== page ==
Labour Party and Architecture: A Revolutionary Approach

Malcolm Millais, an LI member who lives near Porto in Portugal, puts forward some radical suggestions for Party policy on architecture and urban design.

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commented 2018-02-25 19:33:10 +0000
No, saying modern architecture is bad is NOT the same as saying Chinese mountains are bad, anymore than saying Roger Federer is a good tennis player is NOT the same as saying Chinese mountains are good.

What is considered modern is clearly stated, and widely accepted as following the idea of modernism which, as also stated, is ‘a self-conscious break with the past and a search for new forms of expression.’

If Alfred Gliddon is unable to discover the shortcomings of modern architecture for himself, then I suggest he reads the books on the reading list written by Brolin and Blake; incidentally both architects.

No, Le Corbusier’s Unité d’Habitation in Marseilles was NOT built as social housing, but was seen by Le Corbusier as a type of building that would provide a universal solution to the housing of everybody. The French government was never clear as to who was to be housed in the Unité, and Le Corbusier wanted ‘a social group which is fit to live in the Unité.’ As soon as it was completed it was turned into a private condominium, and is now occupied by those who are ‘appreciative of its intentions,’ as Professor Gans puts it. And by the way, the hotel was part of the original design.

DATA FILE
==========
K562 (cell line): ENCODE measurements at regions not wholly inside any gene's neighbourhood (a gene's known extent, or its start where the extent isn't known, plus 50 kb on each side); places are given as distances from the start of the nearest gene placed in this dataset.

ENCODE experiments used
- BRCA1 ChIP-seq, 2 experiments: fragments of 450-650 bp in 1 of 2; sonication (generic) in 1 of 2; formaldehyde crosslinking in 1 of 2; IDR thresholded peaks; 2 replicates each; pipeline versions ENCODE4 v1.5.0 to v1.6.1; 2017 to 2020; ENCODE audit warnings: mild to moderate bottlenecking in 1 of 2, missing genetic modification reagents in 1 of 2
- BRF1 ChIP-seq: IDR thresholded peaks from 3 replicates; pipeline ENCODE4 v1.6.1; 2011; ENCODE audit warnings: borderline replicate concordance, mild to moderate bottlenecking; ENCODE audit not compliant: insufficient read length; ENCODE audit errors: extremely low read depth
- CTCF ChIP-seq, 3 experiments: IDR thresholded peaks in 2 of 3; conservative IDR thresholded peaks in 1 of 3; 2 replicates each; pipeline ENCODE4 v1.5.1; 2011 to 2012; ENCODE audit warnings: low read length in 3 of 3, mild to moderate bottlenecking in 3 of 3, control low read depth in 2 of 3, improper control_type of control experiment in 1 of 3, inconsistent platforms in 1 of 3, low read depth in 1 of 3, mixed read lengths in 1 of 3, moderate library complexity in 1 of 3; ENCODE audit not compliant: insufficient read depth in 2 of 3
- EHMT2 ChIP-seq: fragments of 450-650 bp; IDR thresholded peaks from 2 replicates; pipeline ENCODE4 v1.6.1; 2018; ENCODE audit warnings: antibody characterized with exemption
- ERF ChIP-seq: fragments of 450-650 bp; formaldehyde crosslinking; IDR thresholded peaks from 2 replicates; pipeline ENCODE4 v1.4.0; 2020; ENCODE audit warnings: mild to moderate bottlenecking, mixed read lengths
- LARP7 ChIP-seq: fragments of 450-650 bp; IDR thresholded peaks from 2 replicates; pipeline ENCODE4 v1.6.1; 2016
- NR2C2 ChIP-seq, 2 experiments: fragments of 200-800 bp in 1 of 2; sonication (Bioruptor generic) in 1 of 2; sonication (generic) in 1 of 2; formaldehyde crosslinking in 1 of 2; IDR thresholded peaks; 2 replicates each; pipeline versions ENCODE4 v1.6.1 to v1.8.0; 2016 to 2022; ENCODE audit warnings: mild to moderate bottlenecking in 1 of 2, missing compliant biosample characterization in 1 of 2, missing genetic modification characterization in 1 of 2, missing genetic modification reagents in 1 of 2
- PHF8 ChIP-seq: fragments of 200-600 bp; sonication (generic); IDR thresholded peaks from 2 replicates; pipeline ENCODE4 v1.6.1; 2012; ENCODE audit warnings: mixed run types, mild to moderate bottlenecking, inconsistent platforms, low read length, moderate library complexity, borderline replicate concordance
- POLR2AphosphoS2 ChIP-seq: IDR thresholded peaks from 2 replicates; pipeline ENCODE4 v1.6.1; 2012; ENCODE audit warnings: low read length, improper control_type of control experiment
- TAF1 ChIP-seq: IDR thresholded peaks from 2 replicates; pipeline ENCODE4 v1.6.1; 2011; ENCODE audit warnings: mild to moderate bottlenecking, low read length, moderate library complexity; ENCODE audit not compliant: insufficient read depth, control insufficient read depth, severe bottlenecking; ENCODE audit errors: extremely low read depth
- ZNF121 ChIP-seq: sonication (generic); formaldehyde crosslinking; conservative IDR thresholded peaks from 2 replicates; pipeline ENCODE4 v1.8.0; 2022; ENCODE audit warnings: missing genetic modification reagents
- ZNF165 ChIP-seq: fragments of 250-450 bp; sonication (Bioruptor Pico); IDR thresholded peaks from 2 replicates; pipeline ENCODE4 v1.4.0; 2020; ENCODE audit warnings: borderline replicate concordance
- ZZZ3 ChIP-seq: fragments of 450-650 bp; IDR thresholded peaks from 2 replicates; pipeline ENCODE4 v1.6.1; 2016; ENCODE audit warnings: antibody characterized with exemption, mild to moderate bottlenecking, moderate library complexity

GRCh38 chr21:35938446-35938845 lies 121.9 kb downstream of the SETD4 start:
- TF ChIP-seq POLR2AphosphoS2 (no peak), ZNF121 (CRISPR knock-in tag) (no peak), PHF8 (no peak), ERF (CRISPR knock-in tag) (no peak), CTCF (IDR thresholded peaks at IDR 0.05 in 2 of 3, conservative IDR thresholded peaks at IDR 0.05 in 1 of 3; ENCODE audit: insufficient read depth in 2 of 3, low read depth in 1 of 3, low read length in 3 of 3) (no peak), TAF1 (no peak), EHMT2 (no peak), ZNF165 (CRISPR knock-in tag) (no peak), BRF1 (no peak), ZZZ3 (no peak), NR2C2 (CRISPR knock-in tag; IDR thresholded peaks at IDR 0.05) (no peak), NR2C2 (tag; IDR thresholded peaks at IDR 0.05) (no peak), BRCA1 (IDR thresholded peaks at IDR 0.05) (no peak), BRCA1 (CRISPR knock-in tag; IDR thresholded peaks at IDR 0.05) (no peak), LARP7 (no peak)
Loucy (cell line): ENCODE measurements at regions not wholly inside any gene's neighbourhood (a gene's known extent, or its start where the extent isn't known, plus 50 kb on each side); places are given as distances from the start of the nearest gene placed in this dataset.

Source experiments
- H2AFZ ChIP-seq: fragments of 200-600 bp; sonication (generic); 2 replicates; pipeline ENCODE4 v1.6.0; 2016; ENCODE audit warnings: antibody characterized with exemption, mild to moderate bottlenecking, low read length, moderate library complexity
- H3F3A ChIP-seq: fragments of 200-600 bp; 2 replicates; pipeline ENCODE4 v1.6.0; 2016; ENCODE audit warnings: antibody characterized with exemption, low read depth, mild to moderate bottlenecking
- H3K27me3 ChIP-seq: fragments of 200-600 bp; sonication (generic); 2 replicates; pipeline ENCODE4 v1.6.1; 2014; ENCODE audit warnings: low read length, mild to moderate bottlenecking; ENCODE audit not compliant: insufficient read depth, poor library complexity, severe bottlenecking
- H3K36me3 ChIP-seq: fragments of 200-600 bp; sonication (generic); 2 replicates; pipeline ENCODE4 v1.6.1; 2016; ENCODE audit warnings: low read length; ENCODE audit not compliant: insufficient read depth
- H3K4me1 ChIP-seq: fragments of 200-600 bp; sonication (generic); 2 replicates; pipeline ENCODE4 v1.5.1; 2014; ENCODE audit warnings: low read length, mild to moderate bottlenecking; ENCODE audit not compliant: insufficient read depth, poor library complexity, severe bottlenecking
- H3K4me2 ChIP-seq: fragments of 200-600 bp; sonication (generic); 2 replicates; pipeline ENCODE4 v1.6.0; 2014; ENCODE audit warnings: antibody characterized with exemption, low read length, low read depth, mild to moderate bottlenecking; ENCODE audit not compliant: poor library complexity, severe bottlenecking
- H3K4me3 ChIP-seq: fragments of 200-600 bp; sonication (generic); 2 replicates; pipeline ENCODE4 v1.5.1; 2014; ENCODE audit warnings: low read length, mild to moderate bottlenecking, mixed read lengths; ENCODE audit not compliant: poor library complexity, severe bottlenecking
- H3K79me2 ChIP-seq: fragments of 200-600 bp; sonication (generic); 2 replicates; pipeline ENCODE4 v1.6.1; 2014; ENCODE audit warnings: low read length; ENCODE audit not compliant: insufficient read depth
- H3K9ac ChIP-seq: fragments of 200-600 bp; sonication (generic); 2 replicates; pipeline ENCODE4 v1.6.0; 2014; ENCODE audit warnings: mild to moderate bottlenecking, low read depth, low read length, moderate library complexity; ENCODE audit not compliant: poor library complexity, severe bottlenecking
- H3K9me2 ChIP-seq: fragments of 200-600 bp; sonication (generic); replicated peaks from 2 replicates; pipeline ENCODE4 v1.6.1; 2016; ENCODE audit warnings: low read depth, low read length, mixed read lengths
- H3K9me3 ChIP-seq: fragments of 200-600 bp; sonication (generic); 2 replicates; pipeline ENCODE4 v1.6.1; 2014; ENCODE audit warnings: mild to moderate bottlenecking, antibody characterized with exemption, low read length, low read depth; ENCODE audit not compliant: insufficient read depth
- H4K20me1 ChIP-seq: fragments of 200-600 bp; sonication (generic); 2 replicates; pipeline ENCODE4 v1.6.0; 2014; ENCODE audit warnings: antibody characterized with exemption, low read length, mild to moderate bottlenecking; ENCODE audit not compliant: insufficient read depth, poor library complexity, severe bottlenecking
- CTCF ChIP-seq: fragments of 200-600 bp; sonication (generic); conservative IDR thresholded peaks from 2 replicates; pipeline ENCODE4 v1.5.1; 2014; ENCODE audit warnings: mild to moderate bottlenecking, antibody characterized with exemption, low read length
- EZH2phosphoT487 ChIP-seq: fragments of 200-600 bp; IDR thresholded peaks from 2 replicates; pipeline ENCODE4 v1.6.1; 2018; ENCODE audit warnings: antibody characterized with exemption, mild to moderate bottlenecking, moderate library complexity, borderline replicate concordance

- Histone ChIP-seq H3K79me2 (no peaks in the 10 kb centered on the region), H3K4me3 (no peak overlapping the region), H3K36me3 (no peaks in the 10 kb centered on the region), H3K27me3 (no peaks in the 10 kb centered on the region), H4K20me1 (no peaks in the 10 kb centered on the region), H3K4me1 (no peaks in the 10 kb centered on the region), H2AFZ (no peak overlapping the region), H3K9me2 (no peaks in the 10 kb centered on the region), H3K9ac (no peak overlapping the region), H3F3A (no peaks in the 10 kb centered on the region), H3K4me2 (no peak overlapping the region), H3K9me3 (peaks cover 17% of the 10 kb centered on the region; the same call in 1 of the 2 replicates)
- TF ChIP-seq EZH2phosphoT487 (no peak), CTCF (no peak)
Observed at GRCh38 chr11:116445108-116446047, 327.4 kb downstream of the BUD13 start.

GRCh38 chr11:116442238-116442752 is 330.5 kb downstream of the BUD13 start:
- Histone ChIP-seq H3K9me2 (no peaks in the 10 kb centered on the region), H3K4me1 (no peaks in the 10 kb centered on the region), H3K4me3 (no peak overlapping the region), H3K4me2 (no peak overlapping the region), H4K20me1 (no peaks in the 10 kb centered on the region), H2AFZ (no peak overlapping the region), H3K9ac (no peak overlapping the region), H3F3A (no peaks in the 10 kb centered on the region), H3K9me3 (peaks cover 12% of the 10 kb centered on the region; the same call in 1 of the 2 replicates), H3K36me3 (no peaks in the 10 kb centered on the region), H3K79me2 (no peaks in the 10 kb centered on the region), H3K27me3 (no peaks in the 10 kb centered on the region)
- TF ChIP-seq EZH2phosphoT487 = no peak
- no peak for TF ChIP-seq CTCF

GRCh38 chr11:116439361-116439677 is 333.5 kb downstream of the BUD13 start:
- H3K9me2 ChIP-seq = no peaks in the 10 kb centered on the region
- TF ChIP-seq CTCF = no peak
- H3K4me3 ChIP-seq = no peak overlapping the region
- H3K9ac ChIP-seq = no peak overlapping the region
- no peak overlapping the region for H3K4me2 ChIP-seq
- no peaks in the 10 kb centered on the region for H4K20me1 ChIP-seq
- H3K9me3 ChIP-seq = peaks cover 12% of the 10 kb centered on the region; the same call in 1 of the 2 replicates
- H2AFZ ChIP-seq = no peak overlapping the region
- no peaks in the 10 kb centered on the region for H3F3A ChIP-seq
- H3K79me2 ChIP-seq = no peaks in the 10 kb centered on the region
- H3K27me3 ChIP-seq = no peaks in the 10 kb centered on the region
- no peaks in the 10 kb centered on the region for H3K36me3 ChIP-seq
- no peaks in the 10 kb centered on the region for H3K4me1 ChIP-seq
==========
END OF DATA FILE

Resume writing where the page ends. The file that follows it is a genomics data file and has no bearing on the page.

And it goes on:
commented 2018-02-19 21:15:51 +0000
Very simplistic. Everyone is entitled to their opinion, but there is nothing substantial here to support the author’s views.
In every period of history there have been good buildings and bad buildings, good architects and bad architects, good politicians and bad politicians, good ideas and bad ideas.
Saying “modern architecture” is bad, is like saying “French food” is bad, or Czech cars" are bad, or “Chinese mountains” are bad. And what do you consider is “modern”? The style, the date, the materials, the planning, the context?
Apropos of nothing, and not taking sides; le Corbusier’s Unité d’Habitation in Marseilles, designed and built originally as social housing, is now a much-sought after address, much-loved by it’s inhabitants. There is now so much interest that part of it is now a hotel for visitors.
commented 2018-02-19 19:21:45 +0000
I entirely agree with Malcolm. The whole issue is crying out for political intervention on behalf of the general public who have to live for a long with whatever is built, be it individual buildings or large housing developments. The existing planning system is not working.
commented 2018-02-01 12:11:59 +0000
Brilliant article. This is what happens when the people who are expected to live, work and relax in buildings have no say in their design.
Pat Byrne

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